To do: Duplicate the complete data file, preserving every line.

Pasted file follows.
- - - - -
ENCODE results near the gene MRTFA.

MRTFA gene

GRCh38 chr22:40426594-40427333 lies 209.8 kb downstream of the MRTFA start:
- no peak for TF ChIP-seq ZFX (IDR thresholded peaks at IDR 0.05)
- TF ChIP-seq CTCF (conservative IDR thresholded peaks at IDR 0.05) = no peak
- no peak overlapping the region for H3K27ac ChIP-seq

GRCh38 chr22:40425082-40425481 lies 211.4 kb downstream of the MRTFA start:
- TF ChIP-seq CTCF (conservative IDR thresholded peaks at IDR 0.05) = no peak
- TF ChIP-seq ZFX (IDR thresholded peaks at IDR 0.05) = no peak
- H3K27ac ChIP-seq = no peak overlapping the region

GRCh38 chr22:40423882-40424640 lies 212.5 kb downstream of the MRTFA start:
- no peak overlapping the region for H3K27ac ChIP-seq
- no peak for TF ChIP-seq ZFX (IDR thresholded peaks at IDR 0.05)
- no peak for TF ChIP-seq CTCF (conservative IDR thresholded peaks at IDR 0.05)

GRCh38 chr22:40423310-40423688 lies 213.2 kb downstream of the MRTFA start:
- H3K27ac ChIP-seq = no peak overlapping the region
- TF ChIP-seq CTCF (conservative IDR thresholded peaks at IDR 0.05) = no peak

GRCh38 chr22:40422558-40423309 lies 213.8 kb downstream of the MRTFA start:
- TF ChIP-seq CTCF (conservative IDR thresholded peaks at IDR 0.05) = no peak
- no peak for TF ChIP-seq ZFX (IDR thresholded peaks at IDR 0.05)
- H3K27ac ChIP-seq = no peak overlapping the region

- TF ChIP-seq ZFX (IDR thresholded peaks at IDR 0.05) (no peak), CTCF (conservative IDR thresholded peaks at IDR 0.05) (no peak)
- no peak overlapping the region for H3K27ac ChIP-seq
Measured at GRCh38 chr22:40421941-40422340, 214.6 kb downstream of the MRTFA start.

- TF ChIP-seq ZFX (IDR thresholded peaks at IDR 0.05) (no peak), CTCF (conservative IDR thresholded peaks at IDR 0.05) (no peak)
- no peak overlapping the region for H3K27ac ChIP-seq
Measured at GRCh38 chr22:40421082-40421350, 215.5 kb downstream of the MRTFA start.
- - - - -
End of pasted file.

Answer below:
ENCODE results near the gene MRTFA.

MRTFA gene

GRCh38 chr22:40426594-40427333 lies 209.8 kb downstream of the MRTFA start:
- no peak for TF ChIP-seq ZFX (IDR thresholded peaks at IDR 0.05)
- TF ChIP-seq CTCF (conservative IDR thresholded peaks at IDR 0.05) = no peak
- no peak overlapping the region for H3K27ac ChIP-seq

GRCh38 chr22:40425082-40425481 lies 211.4 kb downstream of the MRTFA start:
- TF ChIP-seq CTCF (conservative IDR thresholded peaks at IDR 0.05) = no peak
- TF ChIP-seq ZFX (IDR thresholded peaks at IDR 0.05) = no peak
- H3K27ac ChIP-seq = no peak overlapping the region

GRCh38 chr22:40423882-40424640 lies 212.5 kb downstream of the MRTFA start:
- no peak overlapping the region for H3K27ac ChIP-seq
- no peak for TF ChIP-seq ZFX (IDR thresholded peaks at IDR 0.05)
- no peak for TF ChIP-seq CTCF (conservative IDR thresholded peaks at IDR 0.05)

GRCh38 chr22:40423310-40423688 lies 213.2 kb downstream of the MRTFA start:
- H3K27ac ChIP-seq = no peak overlapping the region
- TF ChIP-seq CTCF (conservative IDR thresholded peaks at IDR 0.05) = no peak

GRCh38 chr22:40422558-40423309 lies 213.8 kb downstream of the MRTFA start:
- TF ChIP-seq CTCF (conservative IDR thresholded peaks at IDR 0.05) = no peak
- no peak for TF ChIP-seq ZFX (IDR thresholded peaks at IDR 0.05)
- H3K27ac ChIP-seq = no peak overlapping the region

- TF ChIP-seq ZFX (IDR thresholded peaks at IDR 0.05) (no peak), CTCF (conservative IDR thresholded peaks at IDR 0.05) (no peak)
- no peak overlapping the region for H3K27ac ChIP-seq
Measured at GRCh38 chr22:40421941-40422340, 214.6 kb downstream of the MRTFA start.

- TF ChIP-seq ZFX (IDR thresholded peaks at IDR 0.05) (no peak), CTCF (conservative IDR thresholded peaks at IDR 0.05) (no peak)
- no peak overlapping the region for H3K27ac ChIP-seq
Measured at GRCh38 chr22:40421082-40421350, 215.5 kb downstream of the MRTFA start.